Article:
Flyover Friday - Depth

Not every city can support full-time, full-effort food criticism. Not every paper can afford to put the proper inches underneath a critic's name. Madison's a lucky town. St. Louis is a lucky town. The Twin Cities would be flush, too, if their critics didn't take so many weeks off. Other cities don't have the talent in the lineup, or the budget, to really dig into a restaurant review. Flyover Friday is a reference that implies altitude; let's measure from surface to core this week.

"Namaste restaurant's sticky carpet just doesn't fly," by Carlos Acevedo for the Des Moines Register

I would not call this a proper review. Acevedo appears to be trimming back the word count lately, if memory serves. One shot at an Indian buffet is not enough to do the restaurant justice. His only return trip was to verify that the carpet was still dirty before going to print -- weak.


"VIP Asian Cuisine on Odana Road is an elegant sleeper hit," by Samara Kalk Derby for the Wisconsin State Journal

Based on the dessert (two S's) paragraph, I'm gonna guess Kalk Derby's companion is a rabbit. Right? I could have done with a lot less awed chatter about the space and its history, and a tighter grip on the whole thing by SKD's editor. It's rambling, overlong, and, unsurprisingly, an inch deep. Unwrap yourself from out your comfort blanket, Samara.


"Picking up the torch: The Red Lantern version 2.0 will keep you coming back to West Park," by Douglas Trattner for the Cleveland Scene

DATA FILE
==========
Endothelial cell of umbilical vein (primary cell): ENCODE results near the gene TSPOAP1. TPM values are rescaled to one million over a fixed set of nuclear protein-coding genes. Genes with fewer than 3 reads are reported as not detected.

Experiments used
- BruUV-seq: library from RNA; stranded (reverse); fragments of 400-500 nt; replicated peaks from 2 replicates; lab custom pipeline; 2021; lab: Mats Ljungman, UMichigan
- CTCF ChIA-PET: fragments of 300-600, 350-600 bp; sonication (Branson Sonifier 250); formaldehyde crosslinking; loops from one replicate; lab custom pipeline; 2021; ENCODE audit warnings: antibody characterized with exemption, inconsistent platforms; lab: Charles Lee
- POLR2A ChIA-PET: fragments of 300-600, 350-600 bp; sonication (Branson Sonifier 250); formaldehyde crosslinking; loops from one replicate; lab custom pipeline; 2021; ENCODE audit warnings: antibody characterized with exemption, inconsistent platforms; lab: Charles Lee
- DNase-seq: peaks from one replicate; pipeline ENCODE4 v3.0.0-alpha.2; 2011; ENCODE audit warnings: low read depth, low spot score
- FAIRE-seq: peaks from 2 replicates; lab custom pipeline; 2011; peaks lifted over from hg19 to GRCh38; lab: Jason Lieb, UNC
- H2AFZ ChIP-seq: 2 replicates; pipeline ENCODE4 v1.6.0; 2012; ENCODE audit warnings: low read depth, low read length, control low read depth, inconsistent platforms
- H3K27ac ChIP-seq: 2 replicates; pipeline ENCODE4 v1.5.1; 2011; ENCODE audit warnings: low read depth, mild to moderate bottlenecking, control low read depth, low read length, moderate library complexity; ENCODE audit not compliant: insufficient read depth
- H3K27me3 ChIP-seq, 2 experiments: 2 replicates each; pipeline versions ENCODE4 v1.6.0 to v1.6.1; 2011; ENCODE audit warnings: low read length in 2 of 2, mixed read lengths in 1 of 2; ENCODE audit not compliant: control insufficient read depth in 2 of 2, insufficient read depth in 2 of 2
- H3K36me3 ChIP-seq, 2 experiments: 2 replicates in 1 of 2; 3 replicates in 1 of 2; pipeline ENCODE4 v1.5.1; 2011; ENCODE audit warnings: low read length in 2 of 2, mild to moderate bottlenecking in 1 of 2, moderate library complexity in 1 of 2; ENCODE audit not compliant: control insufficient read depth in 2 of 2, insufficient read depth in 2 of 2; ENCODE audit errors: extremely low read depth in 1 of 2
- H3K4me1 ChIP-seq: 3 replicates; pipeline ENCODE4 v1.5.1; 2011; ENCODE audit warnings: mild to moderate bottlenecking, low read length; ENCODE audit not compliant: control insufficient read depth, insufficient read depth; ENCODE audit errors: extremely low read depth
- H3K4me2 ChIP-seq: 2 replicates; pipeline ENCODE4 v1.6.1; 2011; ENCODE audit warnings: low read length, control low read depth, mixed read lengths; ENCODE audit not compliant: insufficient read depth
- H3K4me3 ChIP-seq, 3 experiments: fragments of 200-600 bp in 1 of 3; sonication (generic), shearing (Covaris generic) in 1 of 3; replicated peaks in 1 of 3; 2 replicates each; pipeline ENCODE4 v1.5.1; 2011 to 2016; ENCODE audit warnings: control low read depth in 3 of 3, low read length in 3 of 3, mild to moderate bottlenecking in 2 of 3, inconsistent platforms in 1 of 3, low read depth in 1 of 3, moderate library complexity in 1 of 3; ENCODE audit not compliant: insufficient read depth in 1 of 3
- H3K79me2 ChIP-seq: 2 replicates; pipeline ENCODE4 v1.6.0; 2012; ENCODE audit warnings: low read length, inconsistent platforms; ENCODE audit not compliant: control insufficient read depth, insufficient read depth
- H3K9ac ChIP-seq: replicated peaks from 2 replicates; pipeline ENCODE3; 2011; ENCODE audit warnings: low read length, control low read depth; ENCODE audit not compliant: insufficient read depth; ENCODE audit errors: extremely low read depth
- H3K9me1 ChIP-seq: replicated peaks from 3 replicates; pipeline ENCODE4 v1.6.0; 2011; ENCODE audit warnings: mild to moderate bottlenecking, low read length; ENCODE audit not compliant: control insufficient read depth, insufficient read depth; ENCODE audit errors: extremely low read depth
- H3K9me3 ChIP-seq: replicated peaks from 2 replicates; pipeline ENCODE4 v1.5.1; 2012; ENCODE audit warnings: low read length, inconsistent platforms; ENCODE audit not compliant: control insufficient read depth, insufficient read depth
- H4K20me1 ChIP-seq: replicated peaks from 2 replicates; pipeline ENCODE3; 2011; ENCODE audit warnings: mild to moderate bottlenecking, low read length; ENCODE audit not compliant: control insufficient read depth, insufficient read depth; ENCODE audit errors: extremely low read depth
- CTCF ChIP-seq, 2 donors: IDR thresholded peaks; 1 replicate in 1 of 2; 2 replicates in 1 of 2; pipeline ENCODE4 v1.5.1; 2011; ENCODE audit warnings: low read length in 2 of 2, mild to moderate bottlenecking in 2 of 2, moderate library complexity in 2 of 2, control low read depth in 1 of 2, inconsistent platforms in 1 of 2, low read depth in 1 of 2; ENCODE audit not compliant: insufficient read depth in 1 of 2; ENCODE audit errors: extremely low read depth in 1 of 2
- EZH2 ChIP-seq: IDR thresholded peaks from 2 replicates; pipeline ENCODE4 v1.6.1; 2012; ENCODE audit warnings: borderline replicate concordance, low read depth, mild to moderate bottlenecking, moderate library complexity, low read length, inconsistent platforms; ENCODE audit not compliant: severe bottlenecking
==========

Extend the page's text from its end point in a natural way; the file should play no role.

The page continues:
Shades of the Tip Top Tavern revival here in Madison. Trattner covers both the history and the now of the Red Lantern adeptly, and I like his (well-informed) perspective on the tap list. Those unsmoked, mashed potato-anchored ribs sound pretty gross.


"High-Flying Three Flags Tavern: Is this the best restaurant opening of 2014?," by Cheryl Baehr for St. Louis' Riverfront Times

Another review that I'm not totally convinced is actually a review. The question of the headline is answered by a one-trip review slash hagiography of the owners; a typical multi-visit review would address in greater depth what makes Three Flags apparently the best thing since Six.


"Small plates and small parties at Ardent," by Jeff Beutner for Milwaukee's Shepherd Express

Here's where I really feel the absence of a dedication to food criticism from the Express. There's a little more length given to this review, but I wouldn't call Ardent a quiet opening, nor would I describe it as a hideaway. Both imply that it's off the radar, and it really isn't. This restaurant was one that received a 4-star review for the Journal Sentinel's Carol Deptolla, after all.


"Lawrence's new Limestone does pizza perfectly - and everything else, too," by Charles Ferruzza for the Kansas City Pitch

Now, I love Cheryl Baehr, but when Ferruzza says Limestone is perfect, he sets that statement in a foundation that justifies the claim, in a way that Baehr's review above just plain doesn't. And as a fella who had a braunschweiger-loving grandpa, too, I'm sold on the house-made version at Limestone, sight unseen.


"Sunday brunch is worthy addition to 4-star Bistro 82," by Sylvia Rector for the Detroit Free Press

Questionably a proper review, but I'll give it the benefit of the doubt. It's mighty brief, though, and my only real thought about the restaurant upon finishing the review is "stop tweaking everything!"


"B Spot Burgers redefines well done," by Molly Abraham for the Detroit News

The place won't do a well-done burger? Good! You can overcook ground beef at home, weirdo. I would, truth be told, LOVE to see Abraham eating a massive, sloppy cheeseburger at this place. My mental image is fork-and-knife.